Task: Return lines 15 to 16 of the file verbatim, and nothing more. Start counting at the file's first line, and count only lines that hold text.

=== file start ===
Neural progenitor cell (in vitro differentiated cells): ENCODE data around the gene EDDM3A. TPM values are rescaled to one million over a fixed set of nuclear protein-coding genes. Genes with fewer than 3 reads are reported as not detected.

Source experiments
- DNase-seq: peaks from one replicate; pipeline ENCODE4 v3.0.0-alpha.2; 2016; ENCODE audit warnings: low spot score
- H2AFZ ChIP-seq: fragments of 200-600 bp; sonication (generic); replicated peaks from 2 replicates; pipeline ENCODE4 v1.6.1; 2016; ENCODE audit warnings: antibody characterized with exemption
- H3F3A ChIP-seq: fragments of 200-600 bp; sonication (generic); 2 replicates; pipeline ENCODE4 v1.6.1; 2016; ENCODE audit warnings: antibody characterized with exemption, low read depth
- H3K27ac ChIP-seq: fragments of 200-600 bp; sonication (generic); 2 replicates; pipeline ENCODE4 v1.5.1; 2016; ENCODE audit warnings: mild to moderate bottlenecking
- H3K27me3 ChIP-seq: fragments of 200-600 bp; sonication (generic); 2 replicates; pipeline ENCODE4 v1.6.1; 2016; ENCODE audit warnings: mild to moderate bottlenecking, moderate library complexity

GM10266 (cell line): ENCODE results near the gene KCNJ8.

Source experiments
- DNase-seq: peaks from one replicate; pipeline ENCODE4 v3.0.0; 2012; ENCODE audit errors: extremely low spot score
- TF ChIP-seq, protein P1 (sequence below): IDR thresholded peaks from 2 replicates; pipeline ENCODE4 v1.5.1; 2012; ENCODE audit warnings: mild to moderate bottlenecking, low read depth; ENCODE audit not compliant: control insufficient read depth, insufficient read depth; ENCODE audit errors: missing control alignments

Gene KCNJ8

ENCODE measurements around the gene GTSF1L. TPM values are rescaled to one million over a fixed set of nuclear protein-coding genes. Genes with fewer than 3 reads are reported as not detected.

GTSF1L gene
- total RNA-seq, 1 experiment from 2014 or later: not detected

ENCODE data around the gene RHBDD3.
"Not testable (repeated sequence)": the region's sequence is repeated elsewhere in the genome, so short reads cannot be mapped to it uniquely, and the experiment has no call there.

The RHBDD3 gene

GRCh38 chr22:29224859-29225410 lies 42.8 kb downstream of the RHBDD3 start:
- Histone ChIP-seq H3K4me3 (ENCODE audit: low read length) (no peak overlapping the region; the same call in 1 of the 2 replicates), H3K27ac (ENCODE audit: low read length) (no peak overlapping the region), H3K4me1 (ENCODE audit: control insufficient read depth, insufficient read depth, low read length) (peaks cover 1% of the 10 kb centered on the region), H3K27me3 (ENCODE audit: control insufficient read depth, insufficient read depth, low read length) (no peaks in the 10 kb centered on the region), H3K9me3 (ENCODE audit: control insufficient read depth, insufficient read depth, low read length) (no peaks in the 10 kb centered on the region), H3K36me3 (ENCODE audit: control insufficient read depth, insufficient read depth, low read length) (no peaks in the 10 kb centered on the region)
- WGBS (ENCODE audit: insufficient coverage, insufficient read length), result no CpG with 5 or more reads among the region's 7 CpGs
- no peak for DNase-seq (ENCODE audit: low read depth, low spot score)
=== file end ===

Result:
- total RNA-seq, 1 experiment from 2014 or later: not detected

ENCODE data around the gene RHBDD3.